30 December, 2002
A Change of Season
Antarctica is great for lulling one into a sense of complacency. Last night, after we returned, the winds died down and the temperature rose. It was a very pleasant night until the winds picked back up around 6:00 AM. Instead of going back to the "Lower lip of the Mouthy Ice," as Dante calls it, we decided we would be warmer doing some moraine searching.
We headed back to Harvaine Moraine and finished it off within a couple of hours. We only found two meteorites, but now we've collected over 360 this season. We started to search That Moraine, when Jamie sped off on his Ski-Doo to talk to Nancy. The conditions had worsened to the point that the temperature was just above 0F and the wind was gusting up to 15 knots. That gave us a windchill about -33F. The wind rushing through my parka was so loud that I had a hard time hearing if anyone needed help collecting. At that point we decided to call it a day.
Despite today's weather, we've actually been pretty lucky. We are getting further into the Antarctic summer and it's interesting to see the changes that take place in both the natural environment and in the operations of the US Antarctic Program.
The greatest change is happening at McMurdo. They are having some bad weather today, but overall their temperatures are rising and the sea ice that surrounds Ross Island in thinning. McMurdo sits right on the boundary between the annual sea ice and the permanent ice of the Ross Ice Shelf. In some warmer years, the sea ice melts all the way back to McMurdo. The ice is now too thin to maintain the ice runway that we came in on and left from. All the buildings have been moved and the operations and flights now take place out of Willie Field. This is also an ice runway, but it is located on the permanent ice a few miles from McMurdo on the other side of Scott Base. When we return, we will land on Willie Field and leave from there for New Zealand.
Most of the LC-130 flights out of McMurdo are fuel flights to the pole. About 50 people including support staff and scientists winter over at the South Pole Station and cannot receive any resupply during the Antarctic winter. Therefore, it's necessary to stock them up with plenty of fuel to keep them warm during the long, dark winter. This is good for us because we are camped below the flight path of the LC-130s returning from the pole. When it's time for our pull-out, they will probably have one of those planes stop and pick us up.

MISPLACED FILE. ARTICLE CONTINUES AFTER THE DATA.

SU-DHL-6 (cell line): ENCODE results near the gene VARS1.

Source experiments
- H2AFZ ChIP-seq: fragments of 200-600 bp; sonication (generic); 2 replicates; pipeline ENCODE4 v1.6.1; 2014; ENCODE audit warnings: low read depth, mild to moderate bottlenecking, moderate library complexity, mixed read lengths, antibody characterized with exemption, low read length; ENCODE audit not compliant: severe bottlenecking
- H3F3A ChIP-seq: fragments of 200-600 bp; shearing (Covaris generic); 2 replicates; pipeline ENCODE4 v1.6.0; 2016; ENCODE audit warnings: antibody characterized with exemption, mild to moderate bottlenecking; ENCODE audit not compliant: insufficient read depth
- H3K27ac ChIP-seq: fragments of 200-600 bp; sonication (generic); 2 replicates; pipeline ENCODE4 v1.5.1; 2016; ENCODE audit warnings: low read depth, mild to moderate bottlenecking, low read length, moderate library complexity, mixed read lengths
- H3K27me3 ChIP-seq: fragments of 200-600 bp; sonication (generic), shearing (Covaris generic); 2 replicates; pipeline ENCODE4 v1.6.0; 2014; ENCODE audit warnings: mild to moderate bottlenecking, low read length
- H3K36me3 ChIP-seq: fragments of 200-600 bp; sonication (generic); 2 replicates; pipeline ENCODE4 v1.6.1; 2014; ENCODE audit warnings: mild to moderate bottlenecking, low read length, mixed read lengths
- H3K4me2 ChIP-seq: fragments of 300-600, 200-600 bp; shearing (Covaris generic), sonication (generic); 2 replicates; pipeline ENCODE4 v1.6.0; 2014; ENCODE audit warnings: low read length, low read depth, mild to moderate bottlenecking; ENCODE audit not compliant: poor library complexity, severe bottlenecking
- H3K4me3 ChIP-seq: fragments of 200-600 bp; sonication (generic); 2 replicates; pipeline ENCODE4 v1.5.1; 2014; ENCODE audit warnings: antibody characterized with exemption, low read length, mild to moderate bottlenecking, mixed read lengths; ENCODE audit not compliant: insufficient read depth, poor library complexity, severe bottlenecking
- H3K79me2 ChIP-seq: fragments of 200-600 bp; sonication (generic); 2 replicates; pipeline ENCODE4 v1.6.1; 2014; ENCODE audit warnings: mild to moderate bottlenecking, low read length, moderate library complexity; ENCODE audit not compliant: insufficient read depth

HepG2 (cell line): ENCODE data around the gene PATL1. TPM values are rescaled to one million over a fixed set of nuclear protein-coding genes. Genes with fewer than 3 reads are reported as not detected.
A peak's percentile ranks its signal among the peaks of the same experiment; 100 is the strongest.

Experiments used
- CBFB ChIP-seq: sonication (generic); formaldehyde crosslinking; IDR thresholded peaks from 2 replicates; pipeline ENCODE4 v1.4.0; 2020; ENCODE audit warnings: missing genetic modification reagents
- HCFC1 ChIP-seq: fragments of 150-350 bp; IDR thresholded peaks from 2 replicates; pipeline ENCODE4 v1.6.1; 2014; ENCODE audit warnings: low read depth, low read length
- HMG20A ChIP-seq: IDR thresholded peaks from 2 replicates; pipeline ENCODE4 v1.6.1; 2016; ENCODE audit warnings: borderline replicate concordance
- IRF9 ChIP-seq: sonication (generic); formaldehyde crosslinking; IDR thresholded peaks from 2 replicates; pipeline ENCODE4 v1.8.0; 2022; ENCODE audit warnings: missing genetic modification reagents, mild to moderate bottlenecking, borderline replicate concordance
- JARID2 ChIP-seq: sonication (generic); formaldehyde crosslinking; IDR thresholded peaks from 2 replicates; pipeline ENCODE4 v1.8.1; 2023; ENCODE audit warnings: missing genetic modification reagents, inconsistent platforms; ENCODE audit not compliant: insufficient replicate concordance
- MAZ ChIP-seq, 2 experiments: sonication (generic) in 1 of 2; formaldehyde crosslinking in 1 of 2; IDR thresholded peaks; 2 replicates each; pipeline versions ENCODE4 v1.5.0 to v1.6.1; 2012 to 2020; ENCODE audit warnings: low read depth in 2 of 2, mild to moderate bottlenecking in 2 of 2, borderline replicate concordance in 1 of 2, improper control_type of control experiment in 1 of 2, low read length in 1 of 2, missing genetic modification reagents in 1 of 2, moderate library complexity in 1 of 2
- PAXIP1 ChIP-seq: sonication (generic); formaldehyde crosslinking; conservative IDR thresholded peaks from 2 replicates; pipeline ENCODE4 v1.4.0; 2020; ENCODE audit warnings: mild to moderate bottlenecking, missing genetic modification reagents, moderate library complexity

The thinning ice at McMurdo makes it possible for an icebreaker to come in. This icebreaker not only brings supplies, but also takes out all the trash produced by the US Antarctic Program. The icebreaker creates leads in the ice along which Minke and Orca whales often follow finding fresh nutrients. Orcas often come close to McMurdo looking for penguins and new seal pups. This is the time of year that Weddell seals wean their pups and start pushing them into the water. "Just when you thought it was safe to go into the water..."
One of the questions I was asked most often before I left was whether I would see any penguins. I feel fortunate to have seen the one on my excursion to Cape Evans. But I've found a major misconception about Antarctica is that this wildlife lives all over the continent. The coast is the only place that wildlife can live because there is almost no liquid water in the interior and the conditions are too harsh. It's a little strange sometimes knowing that there are no plants or animals around here. I half expect to hear birds in the morning, like when I'm camping back home. Or, I expect squirrels to pick up any chips or peanuts that I drop at lunch. But those food scraps will remain forever if I don't pick them up. I was also asked frequently before I left if I was worried about polar bears. I am not. The closest wild polar bear lives about 14,000 miles away near the North Pole.
Although the last couple of days have been a little blustery, I'm optimistic that the weather will warm again.
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